A modern surprise

Itinerary:

  • Panama City
  • Panama Canal

We arrived at El Machico hostel, in the CBD area of Panama City, as four exhausted little creatures. It wasn’t long before we connected to wifi and regained some form of civilisation and then ran off to shower and returned as new women (and man!). Beth, Amy, Georgia and Josie also head over to our hostel to shower and pack before their flight to Cuba. The poor girls had another transfer disaster on the way to the city and just wanted to rest!

Lucy and I wondered out to the pharamacy to stock up on everything we needed to tend to our diseases: hydrocortisone cream for bites and heat rash, aloe gel for burnt skin, oily lip balm for burnt lips, antihistamines, rehydration sachets. You name it, we needed it! Upon our return Jacob and Zalie had rested and we were now sharing all our photos and recapping the trip highlights.

Later that evening Jacob, Lucy and I went out to explore the downtown of Panama City and find some food. Where our hostel was located was surrounded by some fabulous architecture of the high rise buildings engulfing us as we walked. It was here I realised how much of a city girl I am and how different Panama City was to what I’d been expecting. It’s a very modern city, almost Asian in feel, a la Singapore or Hong Kong (not that I’ve been but it’s what I imagine from photos!).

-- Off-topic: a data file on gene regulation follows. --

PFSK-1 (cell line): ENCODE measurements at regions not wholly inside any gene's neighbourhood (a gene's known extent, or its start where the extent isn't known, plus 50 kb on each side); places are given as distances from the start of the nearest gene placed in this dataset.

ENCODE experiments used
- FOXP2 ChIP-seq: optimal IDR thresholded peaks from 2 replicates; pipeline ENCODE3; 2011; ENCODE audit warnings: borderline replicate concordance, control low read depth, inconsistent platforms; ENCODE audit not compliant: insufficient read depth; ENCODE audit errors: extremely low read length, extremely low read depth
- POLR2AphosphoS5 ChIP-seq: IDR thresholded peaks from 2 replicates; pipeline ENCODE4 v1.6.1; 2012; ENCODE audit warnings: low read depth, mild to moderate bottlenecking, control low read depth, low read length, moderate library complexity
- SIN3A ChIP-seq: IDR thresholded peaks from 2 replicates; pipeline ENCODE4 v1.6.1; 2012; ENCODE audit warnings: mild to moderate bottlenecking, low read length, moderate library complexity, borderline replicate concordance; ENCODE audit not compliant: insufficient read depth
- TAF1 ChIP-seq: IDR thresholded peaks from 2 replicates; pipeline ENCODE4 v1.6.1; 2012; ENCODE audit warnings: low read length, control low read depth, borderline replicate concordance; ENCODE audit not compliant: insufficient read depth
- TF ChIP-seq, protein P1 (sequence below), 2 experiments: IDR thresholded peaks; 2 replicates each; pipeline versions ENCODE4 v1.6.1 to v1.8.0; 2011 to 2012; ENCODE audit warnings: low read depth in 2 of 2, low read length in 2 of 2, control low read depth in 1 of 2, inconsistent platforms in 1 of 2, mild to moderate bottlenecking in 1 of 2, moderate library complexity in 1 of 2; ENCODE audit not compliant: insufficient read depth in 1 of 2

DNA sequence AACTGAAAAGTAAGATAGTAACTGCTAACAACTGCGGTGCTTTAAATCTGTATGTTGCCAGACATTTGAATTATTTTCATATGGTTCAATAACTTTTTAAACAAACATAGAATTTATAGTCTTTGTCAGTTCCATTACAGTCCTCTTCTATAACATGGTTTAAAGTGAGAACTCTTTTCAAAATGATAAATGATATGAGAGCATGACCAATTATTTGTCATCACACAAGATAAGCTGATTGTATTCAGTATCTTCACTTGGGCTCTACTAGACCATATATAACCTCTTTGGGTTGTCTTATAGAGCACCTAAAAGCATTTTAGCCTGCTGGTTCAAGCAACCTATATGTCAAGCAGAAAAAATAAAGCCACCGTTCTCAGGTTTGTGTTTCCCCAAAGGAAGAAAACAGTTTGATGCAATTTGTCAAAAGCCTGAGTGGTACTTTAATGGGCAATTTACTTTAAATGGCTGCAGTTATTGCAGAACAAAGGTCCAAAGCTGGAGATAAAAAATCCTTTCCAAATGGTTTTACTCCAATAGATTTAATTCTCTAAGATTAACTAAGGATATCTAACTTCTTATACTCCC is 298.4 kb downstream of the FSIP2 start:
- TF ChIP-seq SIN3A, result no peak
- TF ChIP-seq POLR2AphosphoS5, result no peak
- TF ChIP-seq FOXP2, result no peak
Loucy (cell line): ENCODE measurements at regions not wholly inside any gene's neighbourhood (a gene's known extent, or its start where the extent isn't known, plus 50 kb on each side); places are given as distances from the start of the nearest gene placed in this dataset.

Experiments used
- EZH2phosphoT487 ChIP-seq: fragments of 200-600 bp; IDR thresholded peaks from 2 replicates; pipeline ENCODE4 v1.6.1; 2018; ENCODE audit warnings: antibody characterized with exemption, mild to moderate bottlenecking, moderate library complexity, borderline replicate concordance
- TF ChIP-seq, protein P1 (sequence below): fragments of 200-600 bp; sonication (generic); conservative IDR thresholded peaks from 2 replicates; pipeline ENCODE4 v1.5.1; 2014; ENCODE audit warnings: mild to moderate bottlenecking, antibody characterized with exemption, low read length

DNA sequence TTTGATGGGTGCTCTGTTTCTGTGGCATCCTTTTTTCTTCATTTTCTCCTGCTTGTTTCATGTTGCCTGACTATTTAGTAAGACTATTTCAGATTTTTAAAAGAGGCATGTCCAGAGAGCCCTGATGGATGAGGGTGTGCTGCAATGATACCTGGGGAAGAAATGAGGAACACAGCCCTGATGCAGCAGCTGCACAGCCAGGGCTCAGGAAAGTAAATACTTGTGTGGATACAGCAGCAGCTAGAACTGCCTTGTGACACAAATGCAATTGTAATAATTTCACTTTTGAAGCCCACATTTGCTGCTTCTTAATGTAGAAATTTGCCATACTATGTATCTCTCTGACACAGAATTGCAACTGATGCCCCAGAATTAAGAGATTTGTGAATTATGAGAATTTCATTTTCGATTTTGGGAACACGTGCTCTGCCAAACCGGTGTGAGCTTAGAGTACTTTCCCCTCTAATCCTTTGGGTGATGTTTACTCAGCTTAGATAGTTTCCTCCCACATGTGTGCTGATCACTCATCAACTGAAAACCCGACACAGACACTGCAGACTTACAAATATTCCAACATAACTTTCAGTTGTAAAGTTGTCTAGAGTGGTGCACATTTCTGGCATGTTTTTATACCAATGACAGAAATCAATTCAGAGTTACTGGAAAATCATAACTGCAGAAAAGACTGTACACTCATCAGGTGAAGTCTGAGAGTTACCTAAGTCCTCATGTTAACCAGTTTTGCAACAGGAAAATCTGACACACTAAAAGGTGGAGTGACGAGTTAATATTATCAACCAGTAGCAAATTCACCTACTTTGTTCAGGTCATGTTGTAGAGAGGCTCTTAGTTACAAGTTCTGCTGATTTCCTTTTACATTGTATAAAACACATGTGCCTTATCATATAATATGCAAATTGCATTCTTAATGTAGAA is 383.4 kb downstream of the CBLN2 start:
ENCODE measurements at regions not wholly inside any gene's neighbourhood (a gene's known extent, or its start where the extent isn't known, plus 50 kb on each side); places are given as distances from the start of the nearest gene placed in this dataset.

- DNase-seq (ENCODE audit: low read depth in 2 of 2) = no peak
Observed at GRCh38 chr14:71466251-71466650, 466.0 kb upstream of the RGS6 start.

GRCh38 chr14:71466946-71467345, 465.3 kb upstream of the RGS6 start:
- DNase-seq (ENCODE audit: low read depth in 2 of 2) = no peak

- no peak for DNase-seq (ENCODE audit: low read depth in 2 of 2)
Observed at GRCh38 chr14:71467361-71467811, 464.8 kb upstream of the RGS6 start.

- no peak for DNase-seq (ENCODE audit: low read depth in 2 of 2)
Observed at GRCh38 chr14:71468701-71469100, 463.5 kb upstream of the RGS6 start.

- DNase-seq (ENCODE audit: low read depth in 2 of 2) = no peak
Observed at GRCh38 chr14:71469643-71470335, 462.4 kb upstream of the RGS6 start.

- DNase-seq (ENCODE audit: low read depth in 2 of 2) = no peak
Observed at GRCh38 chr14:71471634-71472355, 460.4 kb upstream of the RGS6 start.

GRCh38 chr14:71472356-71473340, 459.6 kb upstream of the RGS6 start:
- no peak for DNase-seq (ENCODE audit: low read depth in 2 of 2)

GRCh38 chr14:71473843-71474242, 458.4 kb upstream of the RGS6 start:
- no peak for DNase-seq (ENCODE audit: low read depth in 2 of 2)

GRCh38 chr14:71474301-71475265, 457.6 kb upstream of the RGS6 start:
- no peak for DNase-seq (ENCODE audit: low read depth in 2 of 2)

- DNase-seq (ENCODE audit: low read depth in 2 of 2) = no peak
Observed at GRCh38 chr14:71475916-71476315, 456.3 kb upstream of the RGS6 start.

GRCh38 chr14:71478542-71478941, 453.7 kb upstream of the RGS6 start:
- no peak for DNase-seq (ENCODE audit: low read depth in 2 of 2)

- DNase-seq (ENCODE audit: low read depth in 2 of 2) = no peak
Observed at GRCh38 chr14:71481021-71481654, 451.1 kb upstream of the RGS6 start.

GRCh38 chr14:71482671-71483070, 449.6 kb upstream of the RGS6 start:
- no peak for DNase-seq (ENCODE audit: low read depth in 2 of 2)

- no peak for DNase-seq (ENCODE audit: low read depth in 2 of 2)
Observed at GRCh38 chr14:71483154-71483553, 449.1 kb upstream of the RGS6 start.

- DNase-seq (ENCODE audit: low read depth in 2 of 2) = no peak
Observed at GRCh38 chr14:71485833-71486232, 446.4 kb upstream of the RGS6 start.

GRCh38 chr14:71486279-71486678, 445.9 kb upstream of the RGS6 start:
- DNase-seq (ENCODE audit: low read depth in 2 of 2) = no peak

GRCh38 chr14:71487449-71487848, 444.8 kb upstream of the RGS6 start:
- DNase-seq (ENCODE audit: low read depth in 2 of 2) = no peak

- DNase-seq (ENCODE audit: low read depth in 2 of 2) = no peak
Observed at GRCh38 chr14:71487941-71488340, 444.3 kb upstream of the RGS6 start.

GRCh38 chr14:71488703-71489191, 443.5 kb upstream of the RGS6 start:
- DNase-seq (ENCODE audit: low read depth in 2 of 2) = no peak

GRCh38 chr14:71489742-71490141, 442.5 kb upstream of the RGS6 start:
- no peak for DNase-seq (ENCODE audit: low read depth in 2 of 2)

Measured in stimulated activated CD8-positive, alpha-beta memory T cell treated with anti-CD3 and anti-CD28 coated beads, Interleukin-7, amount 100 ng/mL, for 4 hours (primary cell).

We found a huge mall opposite the hard rock hotel and squeezed past the bar outside which was pretty much hosting an outside party since it was a Saturday night. After a quick wonder and some ice cream we head to the food court for Lucy and Jacob. Our hostel was hosting a sushi night and I wasn’t willing to miss out on that!

We settled back down in the sofas when we got back only to learn that the sushi night was no longer happening due to the chefs car breaking down. Food was, and is always, a must! Instead Jacob and I shared a dominos although his illness, which started on day 3 on the boat and was showing no signs of easing up, was proving to make him less hungry, more tired and far less energetic. Poor guy. We all just head to bed shortly after, with Zalie taking herself up about 8pm! We were exhausted and needed rest.

The next morning we had to rush down to breakfast before 9am. Who stops serving breakfast so early!? It didn’t matter too much because we had a big day planned. It was the other there’s only day in the city and we needed to see it all! So at 10am, we hopped in an uber across to Casca Viejo, otherwise known as Panama City’s old town. It’s directly opposite the CBD, separated by a bay of water and quite the juxtaposition to the city centre.